As Larry Johnson nears the Kansas City Chiefs' all-time rushing record, more than 10,000 fans have signed an online petition pleading for team officials to deactivate the running back after he posted homosexual slurs on his Twitter account.
The petition — which has garnered 10,716 signatures as of early Thursday — calls on general manager Scott Pioli to act before Johnson, 29, surpasses running back Priest Holmes for the team rushing record.
"We are asking you, as fans of this team, this organization, and of the pride that this city has in the Chiefs, please deactivate Larry Johnson," the petition reads. "Please do not let his name sit atop the all-time rushing leaders in Kansas City Chiefs history. He needs a mere 80 yards to surpass Priest. He doesn't deserve that opportunity."
Johnson, a former Pro Bowler, was suspended late last month for conduct detrimental to the team after he questioned coach Todd Haley's qualifications and posted two homosexual slurs on his Twitter account, including one in which he called another user a "Christopher street boy," an apparent reference to New York City's Christopher Street, which is synonymous with the city's gay-pride movement.
"Larry Johnson is a disgrace to the NFL and should not be allowed to play because of his behavior and the remarks that he has made," petitioner Patrick Gilman wrote.
Another petitioner, Jason Shukeat, called Johnson an "embarrassment" to the 1-6 Chiefs, who are mired in last place in the AFC West.
"It will be a travesty if he is allowed to return from his latest misconduct," Shukeat wrote. "Between beating women and voicing slurs toward fans and media, there is absolutely no reason this trash should even have a job, much less become the franchise's all-time leading rusher. With new management and coaching this year, Johnson needs to be gone to show that the attitude within the organization has changed and that we will not stand for thugs on this team."
Since being drafted by the Chiefs in 2003, Johnson has been arrested four times for various degrees of battery, including one incident in which the Maryland native pleaded guilty to disturbing the peace after allegedly spitting in the face of a woman at a Kansas City nightclub.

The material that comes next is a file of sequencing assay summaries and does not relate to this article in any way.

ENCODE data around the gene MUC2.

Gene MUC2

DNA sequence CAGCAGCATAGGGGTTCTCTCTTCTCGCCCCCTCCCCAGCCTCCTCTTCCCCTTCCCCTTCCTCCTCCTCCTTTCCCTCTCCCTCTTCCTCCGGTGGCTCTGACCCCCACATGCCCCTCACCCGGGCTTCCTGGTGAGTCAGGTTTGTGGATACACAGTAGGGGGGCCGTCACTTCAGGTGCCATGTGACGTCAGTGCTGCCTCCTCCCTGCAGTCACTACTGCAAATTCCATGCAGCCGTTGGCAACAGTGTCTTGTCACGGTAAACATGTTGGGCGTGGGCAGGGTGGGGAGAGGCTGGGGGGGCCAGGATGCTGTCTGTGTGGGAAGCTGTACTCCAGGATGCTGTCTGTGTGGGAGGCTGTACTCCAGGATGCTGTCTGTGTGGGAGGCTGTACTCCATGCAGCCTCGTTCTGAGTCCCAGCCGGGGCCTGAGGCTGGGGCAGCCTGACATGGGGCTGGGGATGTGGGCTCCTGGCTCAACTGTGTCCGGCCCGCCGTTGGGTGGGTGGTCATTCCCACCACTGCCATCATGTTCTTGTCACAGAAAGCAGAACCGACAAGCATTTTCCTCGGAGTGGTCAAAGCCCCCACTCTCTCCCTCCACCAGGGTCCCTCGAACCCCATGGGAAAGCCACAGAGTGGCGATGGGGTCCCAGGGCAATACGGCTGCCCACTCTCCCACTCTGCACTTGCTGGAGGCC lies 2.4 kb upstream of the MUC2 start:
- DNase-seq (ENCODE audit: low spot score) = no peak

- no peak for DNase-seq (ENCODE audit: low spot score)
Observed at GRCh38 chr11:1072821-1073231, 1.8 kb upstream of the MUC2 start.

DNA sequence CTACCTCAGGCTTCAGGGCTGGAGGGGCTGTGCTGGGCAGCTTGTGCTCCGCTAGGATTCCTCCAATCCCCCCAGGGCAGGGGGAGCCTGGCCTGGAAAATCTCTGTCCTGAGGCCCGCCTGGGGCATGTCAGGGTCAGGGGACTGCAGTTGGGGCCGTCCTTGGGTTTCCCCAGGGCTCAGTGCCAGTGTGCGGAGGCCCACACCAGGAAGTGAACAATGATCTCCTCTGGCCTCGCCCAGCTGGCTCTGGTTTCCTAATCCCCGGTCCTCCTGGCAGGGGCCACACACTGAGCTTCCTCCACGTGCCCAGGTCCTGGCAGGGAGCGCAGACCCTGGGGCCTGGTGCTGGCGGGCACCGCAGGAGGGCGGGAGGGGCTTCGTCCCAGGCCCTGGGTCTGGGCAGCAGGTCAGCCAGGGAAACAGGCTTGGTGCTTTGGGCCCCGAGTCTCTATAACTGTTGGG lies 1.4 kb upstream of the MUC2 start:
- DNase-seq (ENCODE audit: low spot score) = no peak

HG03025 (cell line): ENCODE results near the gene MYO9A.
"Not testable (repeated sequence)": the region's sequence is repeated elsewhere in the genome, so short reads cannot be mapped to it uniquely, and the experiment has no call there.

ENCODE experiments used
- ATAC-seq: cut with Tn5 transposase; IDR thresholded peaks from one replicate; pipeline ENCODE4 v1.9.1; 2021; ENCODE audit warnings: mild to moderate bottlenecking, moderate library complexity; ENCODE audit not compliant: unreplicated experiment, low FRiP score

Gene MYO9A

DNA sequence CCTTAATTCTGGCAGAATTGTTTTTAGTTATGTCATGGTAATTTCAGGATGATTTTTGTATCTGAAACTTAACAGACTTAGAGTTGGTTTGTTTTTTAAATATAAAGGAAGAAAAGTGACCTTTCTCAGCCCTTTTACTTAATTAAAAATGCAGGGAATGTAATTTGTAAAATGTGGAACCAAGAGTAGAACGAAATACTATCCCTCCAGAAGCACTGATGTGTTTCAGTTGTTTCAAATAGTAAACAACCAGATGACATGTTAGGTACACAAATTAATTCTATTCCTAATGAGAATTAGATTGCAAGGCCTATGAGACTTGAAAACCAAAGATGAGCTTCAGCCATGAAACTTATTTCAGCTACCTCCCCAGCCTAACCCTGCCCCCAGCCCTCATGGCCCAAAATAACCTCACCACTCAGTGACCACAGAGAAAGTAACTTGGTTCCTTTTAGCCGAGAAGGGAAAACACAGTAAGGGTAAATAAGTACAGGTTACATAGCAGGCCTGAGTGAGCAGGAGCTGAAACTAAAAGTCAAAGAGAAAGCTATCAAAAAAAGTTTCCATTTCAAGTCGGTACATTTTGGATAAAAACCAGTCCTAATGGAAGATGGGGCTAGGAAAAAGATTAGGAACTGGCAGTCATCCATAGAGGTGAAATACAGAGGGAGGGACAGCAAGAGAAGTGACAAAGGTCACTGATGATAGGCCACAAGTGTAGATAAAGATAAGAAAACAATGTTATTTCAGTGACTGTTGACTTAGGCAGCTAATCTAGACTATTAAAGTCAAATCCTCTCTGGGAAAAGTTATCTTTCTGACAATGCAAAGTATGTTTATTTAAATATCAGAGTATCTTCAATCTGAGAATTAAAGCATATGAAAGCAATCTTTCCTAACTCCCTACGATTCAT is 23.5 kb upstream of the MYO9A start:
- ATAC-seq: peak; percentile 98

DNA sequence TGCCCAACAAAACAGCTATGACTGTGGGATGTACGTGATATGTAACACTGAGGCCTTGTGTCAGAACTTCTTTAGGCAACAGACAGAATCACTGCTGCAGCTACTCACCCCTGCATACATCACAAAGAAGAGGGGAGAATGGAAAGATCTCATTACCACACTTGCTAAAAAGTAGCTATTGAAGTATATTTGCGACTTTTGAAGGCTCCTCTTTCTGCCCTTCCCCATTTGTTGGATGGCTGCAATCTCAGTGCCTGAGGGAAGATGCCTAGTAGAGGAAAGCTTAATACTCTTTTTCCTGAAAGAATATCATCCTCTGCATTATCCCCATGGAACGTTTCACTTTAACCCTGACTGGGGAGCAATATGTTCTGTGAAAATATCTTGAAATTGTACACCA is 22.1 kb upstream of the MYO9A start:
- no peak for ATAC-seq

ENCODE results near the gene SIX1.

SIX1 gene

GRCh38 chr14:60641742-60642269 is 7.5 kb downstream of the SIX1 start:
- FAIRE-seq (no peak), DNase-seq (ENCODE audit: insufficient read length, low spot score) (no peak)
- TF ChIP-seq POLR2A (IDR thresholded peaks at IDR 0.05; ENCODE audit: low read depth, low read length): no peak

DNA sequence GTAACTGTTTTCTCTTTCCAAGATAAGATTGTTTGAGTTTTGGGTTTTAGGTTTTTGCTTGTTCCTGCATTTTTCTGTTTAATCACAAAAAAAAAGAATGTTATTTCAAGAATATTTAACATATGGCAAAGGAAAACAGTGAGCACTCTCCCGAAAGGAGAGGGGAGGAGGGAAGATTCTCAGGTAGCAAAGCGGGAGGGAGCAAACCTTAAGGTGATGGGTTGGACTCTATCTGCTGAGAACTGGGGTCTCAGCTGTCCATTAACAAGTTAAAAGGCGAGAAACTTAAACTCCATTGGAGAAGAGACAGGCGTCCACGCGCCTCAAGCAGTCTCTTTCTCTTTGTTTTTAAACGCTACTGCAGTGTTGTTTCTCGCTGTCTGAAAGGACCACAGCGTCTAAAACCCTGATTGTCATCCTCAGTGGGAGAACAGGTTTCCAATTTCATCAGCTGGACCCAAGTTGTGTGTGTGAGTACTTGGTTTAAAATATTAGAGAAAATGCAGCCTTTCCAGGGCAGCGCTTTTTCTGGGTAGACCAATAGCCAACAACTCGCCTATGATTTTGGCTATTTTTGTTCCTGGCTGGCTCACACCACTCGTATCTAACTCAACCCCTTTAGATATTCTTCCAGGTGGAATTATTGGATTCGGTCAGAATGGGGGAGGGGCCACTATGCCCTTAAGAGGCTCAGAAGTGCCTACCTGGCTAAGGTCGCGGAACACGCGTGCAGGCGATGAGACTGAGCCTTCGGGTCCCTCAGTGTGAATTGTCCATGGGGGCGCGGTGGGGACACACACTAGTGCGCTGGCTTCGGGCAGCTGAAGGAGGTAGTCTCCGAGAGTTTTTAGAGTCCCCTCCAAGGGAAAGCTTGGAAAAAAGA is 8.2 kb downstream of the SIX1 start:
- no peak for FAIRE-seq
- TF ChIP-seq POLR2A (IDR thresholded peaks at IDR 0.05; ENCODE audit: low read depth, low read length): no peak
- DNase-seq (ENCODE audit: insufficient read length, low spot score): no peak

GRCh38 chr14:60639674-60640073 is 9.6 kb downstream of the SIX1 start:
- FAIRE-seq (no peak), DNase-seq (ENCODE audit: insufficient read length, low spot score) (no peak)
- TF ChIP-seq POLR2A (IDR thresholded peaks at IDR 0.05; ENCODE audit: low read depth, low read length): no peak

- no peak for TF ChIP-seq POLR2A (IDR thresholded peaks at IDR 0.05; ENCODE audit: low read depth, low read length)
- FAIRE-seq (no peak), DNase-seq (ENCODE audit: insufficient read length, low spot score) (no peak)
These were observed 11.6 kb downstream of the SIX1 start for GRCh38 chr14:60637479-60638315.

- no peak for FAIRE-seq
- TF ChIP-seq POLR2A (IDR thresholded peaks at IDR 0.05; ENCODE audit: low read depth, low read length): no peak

Johnson later received two years' probation and was ordered to attend a domestic violence diversion program for an earlier arrest. In 2007, Johnson signed a five-year contract extension that could be worth up to $45 million, including $19 million guaranteed.
Bob Moore, director of public relations for the Chiefs, said the team would not comment on the petition. Johnson will return to the team next week following his suspension and $315,000 penalty.
"He's due to come back next Monday," Moore said.
Johnson's agent, Peter Schaffer, did not return calls seeking comment Thursday. He told The Associated Press that Johnson has learned from the incident.
"Larry apologized," Schaffer said. "He learned from it and hopefully other people learned from it. My hope is that people learn that something positive can come out of this and that there are words that should not be used because they demean people."
Johnson's comment led Jarrett Barrios, president of the Gay & Lesbian Allaince Against Defamation, to call on the NFL and the Chiefs to take disciplinary actions against the running back, calling the incident a chance to educate on the "dangers of homophobia" in sports.
Through a spokesman, Johnson apologized for the incident on Oct. 22.
"I regret my actions," he said. "The words were used by me in frustration, and they were not appropriate. I did not intend to offend anyone, but that is no excuse for what I said."
Johnson continued, "I'm going to work to that point to get my life back on track and know that I and I alone put myself in these critical situations and environments to where things don't come out favorably to me."
Despite the apology, Kansas City fans are still calling for Johnson's helmet.
"Allowing Larry Johnson to attain a record is something that can never be erased," the petition reads. "In a year where the team is trying to look toward the future with many young players, please don’t add to the collective morose this city is feeling by allowing one of the truly great players, people, and role models in this city’s sporting history to be replaced in the record books by someone who we don’t like and who doesn’t like us."